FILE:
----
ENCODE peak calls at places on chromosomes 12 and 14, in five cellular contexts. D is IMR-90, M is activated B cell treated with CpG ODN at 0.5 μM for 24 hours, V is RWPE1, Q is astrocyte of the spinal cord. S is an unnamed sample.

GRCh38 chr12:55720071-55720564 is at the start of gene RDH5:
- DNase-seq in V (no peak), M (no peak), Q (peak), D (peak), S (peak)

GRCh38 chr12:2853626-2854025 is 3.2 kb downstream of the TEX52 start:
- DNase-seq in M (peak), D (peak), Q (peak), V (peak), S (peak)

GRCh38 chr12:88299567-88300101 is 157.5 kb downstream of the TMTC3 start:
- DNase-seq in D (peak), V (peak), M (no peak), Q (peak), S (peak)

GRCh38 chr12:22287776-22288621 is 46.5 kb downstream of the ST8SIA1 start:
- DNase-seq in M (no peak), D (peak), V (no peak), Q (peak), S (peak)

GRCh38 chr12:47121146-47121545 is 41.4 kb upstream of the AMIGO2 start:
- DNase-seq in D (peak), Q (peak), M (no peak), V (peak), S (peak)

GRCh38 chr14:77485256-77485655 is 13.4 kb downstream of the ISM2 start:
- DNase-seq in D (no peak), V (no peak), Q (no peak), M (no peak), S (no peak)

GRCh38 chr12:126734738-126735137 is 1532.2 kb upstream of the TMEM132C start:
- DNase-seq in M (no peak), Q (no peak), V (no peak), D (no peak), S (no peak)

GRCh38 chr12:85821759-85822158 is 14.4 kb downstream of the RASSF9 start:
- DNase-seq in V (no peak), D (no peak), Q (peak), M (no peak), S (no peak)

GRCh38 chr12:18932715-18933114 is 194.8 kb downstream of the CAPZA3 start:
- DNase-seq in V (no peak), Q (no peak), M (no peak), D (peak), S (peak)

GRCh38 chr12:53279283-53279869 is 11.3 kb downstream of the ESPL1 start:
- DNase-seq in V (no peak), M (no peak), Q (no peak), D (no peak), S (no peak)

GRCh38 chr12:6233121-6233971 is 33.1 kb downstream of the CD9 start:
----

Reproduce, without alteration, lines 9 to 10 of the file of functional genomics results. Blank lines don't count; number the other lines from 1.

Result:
- DNase-seq in M (no peak), D (peak), V (no peak), Q (peak), S (peak)

GRCh38 chr12:47121146-47121545 is 41.4 kb upstream of the AMIGO2 start: